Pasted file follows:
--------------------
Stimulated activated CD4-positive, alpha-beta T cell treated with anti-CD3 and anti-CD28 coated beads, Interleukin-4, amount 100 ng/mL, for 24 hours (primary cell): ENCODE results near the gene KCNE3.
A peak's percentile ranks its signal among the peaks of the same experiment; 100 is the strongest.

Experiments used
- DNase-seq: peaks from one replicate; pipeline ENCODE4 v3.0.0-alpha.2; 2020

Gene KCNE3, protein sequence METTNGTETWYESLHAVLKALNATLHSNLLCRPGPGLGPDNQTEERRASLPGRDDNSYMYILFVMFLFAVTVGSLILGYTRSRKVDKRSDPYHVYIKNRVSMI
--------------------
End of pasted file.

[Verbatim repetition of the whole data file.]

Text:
Stimulated activated CD4-positive, alpha-beta T cell treated with anti-CD3 and anti-CD28 coated beads, Interleukin-4, amount 100 ng/mL, for 24 hours (primary cell): ENCODE results near the gene KCNE3.
A peak's percentile ranks its signal among the peaks of the same experiment; 100 is the strongest.

Experiments used
- DNase-seq: peaks from one replicate; pipeline ENCODE4 v3.0.0-alpha.2; 2020

Gene KCNE3, protein sequence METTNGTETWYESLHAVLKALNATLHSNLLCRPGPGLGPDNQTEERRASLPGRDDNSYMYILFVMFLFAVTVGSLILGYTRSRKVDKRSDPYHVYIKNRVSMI